Cheap vs $200+ solar controller advice for newbie, please.

I recently purchased and installed a used Kyocera KC187g 24 volt panel for my (smallish) RV. My brother's into solar, but he's also an EXTREME cheapskate. I turn to him for advice, but it's driving me nuts. When I got the panel, I also bought a cheapie $25 "MPPT controller" which appears to be working fine. I also bought a Tracer 1210RN solar controller on Amazon, but I'm concerned because the amperage rating is only 10 amps for a 12 volt system (my error).

I had read on the NAWS site that their Morningstar SunSaver 15 Amp MPPT Solar Charge Controller is what I should use. I'd naturally prefer to have a stable, dependable system, but am going nuts rationalizing paying $225 when my $25 cheapie SEEMS to work. I did also inherit some of that " cheapskatedness", but I can spend the money if I have to. I've invested $250 in new Trojan T-105's, and I do not want to jeapordise (?) them.

We're going to be moving our RV soon (we're in Quartzsite now) so I need to make a decision soon.

Thanks in advance for your opinions.

Tanksalot
Stan F.

Comments

  • BB.BB. Super Moderators, Administrators Posts: 32,601 admin
    The Monringstar 15 amp 12/24 volt MPPT charge controller is a very nice little unit. The limitation is that, roughly its maximum solar array supported would be around 280 watt array (cost effective maximum) for a 12 volt battery bank...

    If you ever plan on adding more panels to your RV, you might want to think about a larger charge controller (30 and 45 amp "nice"/not cheap units are available as the next size up).

    If you do get the Morningstar, get the remote battery temperature sensor option. The little unit really needs that for accurate/optimum battery charging.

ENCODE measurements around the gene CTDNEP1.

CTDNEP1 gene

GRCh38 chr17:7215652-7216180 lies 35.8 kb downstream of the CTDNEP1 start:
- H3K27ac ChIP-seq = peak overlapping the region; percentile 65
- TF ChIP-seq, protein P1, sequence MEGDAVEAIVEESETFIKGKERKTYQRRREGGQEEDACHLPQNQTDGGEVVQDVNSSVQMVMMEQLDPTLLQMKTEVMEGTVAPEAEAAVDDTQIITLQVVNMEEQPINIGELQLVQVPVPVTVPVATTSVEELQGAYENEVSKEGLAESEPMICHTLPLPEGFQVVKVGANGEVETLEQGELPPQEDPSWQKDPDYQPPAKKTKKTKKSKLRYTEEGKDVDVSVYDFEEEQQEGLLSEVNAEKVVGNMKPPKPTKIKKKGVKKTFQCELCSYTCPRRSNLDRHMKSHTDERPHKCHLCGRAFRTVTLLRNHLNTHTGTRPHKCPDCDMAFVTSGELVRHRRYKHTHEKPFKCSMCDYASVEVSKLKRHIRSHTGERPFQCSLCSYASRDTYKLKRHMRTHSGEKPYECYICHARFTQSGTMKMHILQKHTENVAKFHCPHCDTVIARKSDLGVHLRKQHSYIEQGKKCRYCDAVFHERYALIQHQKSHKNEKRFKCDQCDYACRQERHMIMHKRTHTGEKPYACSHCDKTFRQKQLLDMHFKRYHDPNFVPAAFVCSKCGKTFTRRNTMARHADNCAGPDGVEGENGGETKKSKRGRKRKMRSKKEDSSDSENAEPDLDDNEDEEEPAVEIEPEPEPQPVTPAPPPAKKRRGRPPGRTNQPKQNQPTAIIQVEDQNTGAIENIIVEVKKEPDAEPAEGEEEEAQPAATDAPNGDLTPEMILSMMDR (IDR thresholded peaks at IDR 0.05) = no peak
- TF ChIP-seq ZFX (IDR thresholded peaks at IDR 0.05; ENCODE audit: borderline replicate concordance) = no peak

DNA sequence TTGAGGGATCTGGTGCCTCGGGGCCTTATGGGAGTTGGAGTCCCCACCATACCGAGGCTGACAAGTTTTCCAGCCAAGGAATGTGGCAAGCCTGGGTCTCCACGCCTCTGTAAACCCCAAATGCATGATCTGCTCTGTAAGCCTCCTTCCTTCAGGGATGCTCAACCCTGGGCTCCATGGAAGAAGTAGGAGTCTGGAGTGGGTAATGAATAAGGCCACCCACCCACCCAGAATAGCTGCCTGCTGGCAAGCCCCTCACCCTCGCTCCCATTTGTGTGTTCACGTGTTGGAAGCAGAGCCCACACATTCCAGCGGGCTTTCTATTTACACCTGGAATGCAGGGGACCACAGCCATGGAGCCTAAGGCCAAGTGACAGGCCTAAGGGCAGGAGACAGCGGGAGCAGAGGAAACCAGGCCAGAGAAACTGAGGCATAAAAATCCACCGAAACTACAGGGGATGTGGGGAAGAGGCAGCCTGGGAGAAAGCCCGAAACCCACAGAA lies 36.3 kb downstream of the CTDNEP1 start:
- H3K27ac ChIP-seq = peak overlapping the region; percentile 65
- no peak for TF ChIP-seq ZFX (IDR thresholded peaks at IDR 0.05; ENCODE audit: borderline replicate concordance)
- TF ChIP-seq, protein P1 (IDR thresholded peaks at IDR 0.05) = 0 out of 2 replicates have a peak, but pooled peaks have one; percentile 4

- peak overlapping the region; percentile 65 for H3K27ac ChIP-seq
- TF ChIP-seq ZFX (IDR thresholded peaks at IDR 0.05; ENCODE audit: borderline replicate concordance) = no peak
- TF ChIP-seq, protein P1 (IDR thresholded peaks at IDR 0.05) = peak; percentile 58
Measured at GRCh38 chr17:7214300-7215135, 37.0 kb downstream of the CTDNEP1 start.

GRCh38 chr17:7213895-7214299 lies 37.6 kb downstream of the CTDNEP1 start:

When looking at controllers, look at the prices for "options". LCD displays, remote battery temperatures sensors, remote computer interface, etc.... Some vendors include those in the base price, others as "not cheap" options.

    -Bill
    Near San Francisco California: 3.5kWatt Grid Tied Solar power system+small backup genset
  • tanksalottanksalot Registered Users Posts: 2
    BB:

    Thanks for the reply. Please understand I'm NOT trying to contradict you (I'm not smart enough), but I still don't understand why I should pay almost 10X my cheapie from the used-panel guy for another controller, or why my Amazon unit isn't good enough (the amp rating is marginal, I know). I need the peace of mind, and have a digital voltage display hooked up to the cheapie controller which helps. I don't need bells and whistles, just a charged battery that doesn't get boiled or will run down. If the cheapie controller, or the Amazon unit will do the trick, I'll stop here.

    Thanks again.
    Stan F.
  • solar_davesolar_dave Solar Expert Posts: 2,389 ✭✭✭✭
    If the SG stay good I would say you probably can stay on the cheapie. Did you actually measure the amps coming out of the controller when fully loaded? you are just below on the ragged edge of 5% if the 2 T105 are 225 amp, for a occasional use camping unit it may suffice.
  • BB.BB. Super Moderators, Administrators Posts: 32,601 admin
    I never try to push anyone to buy hardware.. i try my best to answer the questions asked.

    MPPT controllers tend to be more expensive because they have "costly" copper+ferrite inductors/toroid coils. A $25 unit--Many times they silkscreen MPPT on the cover and have just a PWM unit inside.

    If the $25 unit meets your needs and is reliable.. Why not.

    Some examples:
    shift wrote: »
    Re: Tri star charge controllers...

    In the mean time if anyone happens to be pro with electronics and can provide some input based on the circuits let me know!

    controllers-600.jpg
    slc-20-charge-controller-circuit-600.jpg
    10a-pwm-light-solar-charge-controller-circuit-600.jpg
    wellsee-ws-mppt15-solar-charge-controller-board-600.jpg